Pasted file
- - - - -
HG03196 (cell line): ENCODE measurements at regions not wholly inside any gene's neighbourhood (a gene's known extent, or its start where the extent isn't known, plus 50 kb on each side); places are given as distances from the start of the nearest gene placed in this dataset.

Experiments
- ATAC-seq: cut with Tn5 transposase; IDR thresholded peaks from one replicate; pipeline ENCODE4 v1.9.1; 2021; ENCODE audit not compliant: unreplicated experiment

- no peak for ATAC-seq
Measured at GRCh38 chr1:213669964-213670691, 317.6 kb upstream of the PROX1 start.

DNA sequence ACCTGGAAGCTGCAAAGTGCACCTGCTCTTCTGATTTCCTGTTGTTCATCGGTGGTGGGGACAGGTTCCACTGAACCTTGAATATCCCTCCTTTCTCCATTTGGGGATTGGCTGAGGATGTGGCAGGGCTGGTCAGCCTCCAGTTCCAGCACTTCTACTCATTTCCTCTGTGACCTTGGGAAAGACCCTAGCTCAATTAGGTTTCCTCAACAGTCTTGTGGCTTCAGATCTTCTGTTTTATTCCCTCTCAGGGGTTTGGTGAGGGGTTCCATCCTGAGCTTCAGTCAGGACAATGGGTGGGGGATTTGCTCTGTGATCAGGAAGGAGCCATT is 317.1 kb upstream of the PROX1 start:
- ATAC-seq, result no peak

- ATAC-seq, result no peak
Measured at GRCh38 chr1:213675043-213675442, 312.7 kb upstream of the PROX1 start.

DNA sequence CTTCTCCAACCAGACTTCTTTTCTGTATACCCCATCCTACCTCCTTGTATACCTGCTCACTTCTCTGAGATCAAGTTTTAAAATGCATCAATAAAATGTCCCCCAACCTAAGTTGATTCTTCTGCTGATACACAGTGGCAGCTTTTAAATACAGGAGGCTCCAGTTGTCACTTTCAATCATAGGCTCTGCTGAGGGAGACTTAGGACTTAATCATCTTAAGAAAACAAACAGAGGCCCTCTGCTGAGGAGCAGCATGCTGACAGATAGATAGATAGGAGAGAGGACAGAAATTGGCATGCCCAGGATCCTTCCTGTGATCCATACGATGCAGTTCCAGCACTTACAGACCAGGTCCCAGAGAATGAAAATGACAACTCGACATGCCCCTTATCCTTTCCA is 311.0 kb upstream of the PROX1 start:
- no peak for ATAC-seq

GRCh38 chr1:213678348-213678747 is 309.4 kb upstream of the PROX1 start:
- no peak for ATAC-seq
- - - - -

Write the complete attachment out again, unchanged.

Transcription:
HG03196 (cell line): ENCODE measurements at regions not wholly inside any gene's neighbourhood (a gene's known extent, or its start where the extent isn't known, plus 50 kb on each side); places are given as distances from the start of the nearest gene placed in this dataset.

Experiments
- ATAC-seq: cut with Tn5 transposase; IDR thresholded peaks from one replicate; pipeline ENCODE4 v1.9.1; 2021; ENCODE audit not compliant: unreplicated experiment

- no peak for ATAC-seq
Measured at GRCh38 chr1:213669964-213670691, 317.6 kb upstream of the PROX1 start.

DNA sequence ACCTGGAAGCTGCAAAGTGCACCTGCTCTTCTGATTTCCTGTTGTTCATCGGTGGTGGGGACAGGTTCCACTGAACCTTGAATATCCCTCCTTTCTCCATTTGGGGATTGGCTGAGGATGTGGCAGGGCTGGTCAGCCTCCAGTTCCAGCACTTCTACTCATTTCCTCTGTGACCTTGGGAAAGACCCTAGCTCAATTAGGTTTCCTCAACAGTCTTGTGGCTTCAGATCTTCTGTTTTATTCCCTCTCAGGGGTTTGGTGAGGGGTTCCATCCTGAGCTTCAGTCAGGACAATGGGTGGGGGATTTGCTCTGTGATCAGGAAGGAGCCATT is 317.1 kb upstream of the PROX1 start:
- ATAC-seq, result no peak

- ATAC-seq, result no peak
Measured at GRCh38 chr1:213675043-213675442, 312.7 kb upstream of the PROX1 start.

DNA sequence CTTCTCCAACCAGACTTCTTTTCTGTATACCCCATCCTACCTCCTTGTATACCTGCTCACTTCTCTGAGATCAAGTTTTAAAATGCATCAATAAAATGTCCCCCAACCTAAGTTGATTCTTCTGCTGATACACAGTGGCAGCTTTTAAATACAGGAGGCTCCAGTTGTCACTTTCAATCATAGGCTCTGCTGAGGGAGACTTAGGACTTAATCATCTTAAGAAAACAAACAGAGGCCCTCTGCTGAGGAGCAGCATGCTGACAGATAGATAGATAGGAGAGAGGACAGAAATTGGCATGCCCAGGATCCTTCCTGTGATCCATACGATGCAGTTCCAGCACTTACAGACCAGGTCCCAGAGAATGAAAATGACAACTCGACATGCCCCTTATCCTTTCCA is 311.0 kb upstream of the PROX1 start:
- no peak for ATAC-seq

GRCh38 chr1:213678348-213678747 is 309.4 kb upstream of the PROX1 start:
- no peak for ATAC-seq